Monteverdi Madrigals

Reprintable only with permission from the author.

Claudio Monteverdi, the father of the modern opera who wrote on the cusp between the Renaissance and the Baroque, was the composer of nine books of madrigals. In these astounding works he painted in sound the images and thoughts suggested by his selected texts. So it might seem strange to hear these works in a textless setting, as a string quartet. What can I say other than I was overcome with jealousy towards those who get to live with this music? I recently saw a movie, Reprise, directed by Joachim Trier, in which there are some scenes where a conversation is heard in the background but one sees only gazes and glances between the characters involved. The import of the words is there even in their absence. Here, in this string quartet setting, Monteverdi’s reflections of the words remain intact and the music is suffused with emotion every bit as specific as words allow. Rhetoric present in inflection can sometimes convey emotion even more honestly than the words it carries. We would like to think that much of the tenor of the text is still present here, and that the strengths of the string quartet medium closely parallel those of a vocal ensemble. We aim to give a convincing performance with shadow puppets.

This group of four madrigals is taken from the sixth book, a group of pieces that perhaps has autobiographical import as it follows the deaths of two women in Monteverdi’s life: his wife and his favorite pupil, who had lived with him. Death and separation flavor the entire set.

Lasciatemi morire is the opening section of Ariadne’s Lament, the text of which is “Let me die. How should I find comfort in this cruel fate, in this great suffering? Let me die.” The painful yearning for oblivion is contrasted with the hope of peace.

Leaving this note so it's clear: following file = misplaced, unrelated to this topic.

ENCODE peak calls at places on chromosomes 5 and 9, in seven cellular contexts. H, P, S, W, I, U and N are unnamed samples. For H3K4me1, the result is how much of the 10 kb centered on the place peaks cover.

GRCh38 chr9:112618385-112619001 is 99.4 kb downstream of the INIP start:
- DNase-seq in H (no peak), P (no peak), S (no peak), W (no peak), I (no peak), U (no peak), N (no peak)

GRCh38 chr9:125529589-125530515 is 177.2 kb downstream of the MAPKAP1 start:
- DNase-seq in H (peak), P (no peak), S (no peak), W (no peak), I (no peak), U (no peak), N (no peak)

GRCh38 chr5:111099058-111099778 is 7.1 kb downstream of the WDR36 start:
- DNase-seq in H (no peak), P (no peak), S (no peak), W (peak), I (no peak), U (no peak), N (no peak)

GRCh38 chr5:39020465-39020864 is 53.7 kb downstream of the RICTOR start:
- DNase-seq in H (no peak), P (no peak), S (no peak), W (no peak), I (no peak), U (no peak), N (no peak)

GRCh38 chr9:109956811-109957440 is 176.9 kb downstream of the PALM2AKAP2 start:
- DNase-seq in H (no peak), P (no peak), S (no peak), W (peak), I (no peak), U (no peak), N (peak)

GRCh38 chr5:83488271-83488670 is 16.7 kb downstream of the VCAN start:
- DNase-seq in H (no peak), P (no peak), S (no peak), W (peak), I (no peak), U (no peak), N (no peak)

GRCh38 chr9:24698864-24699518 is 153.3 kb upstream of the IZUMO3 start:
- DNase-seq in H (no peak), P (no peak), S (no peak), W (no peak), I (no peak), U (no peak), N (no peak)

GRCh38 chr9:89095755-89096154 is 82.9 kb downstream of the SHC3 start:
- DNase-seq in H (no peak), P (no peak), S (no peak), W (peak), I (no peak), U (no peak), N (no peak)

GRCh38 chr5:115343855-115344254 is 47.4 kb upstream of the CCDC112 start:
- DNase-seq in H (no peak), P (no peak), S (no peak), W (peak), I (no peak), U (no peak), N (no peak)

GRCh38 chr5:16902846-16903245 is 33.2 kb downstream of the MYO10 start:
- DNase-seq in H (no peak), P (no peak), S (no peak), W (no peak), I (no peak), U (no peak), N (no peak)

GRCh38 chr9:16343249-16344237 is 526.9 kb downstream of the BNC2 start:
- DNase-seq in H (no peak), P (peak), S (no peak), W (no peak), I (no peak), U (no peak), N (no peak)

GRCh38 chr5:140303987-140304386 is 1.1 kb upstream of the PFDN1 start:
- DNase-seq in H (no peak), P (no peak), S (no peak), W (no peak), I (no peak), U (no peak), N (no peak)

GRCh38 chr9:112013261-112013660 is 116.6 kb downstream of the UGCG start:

Ohime il bel viso is a setting of a text by Petrarch. The text reads “Alas, the fair face, alas, the gentle grace. Alas, the graceful and noble bearing. Alas, the voice that humbled arrogance and cruelty, and made all cowards brave. And alas the sweet smile, whence issued that dart which was my greatest joy in this world: regal spirit, most worthy of an empire, but that it came down to us too late. I must burn with love and sigh for you, for I was yours, and having lost you cannot be grieved by any other misfortune. With hope and desire you filled me when from my highest bliss I parted, but the wind carried away my words.”

Ditelo voi is the second section of the group of madrigals entitled Tears of a Lover at the Tomb of his Beloved. The text is “Tell, O rivers, and you who heard Glaucus rending the air with cries upon her tomb, deserted meadows, Nymphs and Heaven, you know that grief has been my food, tears my drink, and since the ice-cold earth covered my beloved, your fair bosom, O blessed stone, has been my bed.”

Zefiro torna is also on a Petrarchan text. “Zephyr returns and brings back the sweet season and grasses and flowers, his sweet companions, and twittering swallows and lamenting nightingales, And Spring, white and rosy. The meadows smile, the sky is blue once more. Jove gazes upon his daughter with delight. Earth, air and water are filled with love; every creature renews its courtship. But for me, alas, the heaviest sighs return, rising from the depths of my heart, drawn by the one who took its key with her to heaven. And birdsong and the meadow flowers, and the sweet actions of fair and honest women are as a wilderness and cruel wild beasts.” Of special interest is the way in which the tempo and affect shifts as the poem speaks of the poet’s inner world in contrast to his surroundings. The setting of the final line is of particular beauty and pathos.

Note by Mark Steinberg